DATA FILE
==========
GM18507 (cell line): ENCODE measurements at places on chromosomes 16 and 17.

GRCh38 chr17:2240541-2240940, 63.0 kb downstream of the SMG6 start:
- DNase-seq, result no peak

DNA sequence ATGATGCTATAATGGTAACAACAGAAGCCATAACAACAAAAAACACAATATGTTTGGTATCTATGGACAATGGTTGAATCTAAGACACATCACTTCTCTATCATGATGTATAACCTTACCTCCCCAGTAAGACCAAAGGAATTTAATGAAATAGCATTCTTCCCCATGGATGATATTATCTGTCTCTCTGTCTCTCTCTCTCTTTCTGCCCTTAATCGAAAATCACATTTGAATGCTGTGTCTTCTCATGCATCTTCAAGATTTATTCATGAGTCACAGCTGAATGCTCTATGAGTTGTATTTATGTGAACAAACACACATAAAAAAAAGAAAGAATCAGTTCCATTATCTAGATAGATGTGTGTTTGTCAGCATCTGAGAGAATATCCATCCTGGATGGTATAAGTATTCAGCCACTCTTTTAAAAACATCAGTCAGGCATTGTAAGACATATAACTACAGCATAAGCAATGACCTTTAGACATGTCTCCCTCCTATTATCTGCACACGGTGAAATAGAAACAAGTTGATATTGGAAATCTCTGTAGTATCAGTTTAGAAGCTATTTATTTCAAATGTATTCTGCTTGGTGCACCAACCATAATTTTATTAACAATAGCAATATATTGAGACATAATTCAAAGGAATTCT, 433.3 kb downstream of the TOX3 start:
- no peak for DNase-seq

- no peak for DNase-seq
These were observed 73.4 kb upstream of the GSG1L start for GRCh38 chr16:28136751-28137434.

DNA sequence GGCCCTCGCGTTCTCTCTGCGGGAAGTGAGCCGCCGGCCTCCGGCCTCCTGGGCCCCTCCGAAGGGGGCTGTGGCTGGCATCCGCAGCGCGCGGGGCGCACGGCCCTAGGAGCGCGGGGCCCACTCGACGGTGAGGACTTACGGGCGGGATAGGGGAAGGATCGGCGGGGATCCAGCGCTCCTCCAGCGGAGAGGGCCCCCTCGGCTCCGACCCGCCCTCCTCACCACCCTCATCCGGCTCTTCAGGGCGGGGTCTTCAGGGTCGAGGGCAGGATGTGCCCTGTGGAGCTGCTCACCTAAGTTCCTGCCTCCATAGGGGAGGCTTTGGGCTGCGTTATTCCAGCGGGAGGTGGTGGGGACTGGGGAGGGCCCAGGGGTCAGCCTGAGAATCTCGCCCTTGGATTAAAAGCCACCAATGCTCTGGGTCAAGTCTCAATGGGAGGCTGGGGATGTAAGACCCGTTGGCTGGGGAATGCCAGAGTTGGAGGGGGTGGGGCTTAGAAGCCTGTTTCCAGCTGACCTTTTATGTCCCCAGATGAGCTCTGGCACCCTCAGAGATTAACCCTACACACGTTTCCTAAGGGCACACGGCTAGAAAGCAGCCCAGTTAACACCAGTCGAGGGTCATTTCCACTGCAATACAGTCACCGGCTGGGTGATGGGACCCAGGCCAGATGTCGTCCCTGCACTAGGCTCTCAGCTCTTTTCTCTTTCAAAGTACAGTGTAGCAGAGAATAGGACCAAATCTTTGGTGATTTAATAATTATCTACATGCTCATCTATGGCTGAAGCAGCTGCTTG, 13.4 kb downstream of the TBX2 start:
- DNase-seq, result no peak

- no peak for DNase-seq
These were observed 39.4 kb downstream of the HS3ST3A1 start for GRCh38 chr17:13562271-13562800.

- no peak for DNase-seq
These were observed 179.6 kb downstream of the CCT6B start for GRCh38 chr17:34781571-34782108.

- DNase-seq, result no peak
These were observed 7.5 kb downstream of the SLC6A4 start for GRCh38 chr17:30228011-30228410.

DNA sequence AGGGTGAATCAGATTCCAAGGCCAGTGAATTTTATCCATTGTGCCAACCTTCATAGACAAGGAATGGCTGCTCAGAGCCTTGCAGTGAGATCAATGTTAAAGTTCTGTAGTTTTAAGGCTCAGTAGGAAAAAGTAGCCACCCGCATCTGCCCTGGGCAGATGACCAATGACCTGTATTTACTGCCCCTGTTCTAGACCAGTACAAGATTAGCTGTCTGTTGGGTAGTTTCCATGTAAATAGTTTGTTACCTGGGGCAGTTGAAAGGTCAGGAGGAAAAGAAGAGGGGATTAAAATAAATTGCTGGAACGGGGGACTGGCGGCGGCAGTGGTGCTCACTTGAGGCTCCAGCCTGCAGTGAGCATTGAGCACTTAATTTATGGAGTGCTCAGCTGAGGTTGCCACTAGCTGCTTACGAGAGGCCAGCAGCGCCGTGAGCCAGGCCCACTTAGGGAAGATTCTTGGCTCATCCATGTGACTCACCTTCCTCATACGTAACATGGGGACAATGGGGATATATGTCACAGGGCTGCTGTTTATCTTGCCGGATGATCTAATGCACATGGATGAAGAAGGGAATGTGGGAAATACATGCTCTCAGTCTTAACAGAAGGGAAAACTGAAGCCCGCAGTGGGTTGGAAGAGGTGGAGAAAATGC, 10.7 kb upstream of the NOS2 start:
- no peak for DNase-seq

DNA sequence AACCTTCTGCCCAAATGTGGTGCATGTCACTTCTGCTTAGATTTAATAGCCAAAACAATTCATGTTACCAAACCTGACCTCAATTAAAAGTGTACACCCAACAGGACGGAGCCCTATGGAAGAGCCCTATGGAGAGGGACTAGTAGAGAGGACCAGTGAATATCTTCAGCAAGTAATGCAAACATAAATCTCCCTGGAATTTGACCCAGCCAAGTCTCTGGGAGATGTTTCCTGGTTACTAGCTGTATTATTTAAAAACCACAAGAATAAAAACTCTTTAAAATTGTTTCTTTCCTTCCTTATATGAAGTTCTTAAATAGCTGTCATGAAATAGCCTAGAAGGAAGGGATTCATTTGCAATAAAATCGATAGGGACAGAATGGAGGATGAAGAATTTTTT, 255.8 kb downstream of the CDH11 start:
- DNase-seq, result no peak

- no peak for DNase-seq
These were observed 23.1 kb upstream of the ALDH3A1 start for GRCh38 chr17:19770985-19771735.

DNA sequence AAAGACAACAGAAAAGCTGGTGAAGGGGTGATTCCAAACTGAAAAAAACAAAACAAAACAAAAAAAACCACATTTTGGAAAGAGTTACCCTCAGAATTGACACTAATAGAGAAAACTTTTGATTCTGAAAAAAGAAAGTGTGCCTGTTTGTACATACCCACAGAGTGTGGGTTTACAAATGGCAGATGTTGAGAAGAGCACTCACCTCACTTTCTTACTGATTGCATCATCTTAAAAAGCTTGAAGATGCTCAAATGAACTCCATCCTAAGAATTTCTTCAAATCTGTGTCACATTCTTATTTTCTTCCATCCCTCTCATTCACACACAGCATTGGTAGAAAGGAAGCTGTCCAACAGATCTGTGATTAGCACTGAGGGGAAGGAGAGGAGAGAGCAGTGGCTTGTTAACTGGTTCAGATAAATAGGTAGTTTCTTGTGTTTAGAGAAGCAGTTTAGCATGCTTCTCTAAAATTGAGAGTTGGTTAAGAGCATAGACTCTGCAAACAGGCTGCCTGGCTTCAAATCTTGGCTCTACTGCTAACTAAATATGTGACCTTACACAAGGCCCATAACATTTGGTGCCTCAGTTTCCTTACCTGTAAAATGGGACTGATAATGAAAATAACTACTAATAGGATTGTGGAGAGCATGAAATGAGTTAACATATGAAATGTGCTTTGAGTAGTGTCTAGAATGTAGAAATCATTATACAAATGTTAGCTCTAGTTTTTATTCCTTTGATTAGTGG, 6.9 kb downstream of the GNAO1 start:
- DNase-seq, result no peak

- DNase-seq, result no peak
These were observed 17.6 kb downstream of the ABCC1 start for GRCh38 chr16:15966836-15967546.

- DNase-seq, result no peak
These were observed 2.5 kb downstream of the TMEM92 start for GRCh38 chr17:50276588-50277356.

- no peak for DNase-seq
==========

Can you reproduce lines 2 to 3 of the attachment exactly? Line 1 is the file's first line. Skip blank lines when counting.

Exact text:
GRCh38 chr17:2240541-2240940, 63.0 kb downstream of the SMG6 start:
- DNase-seq, result no peak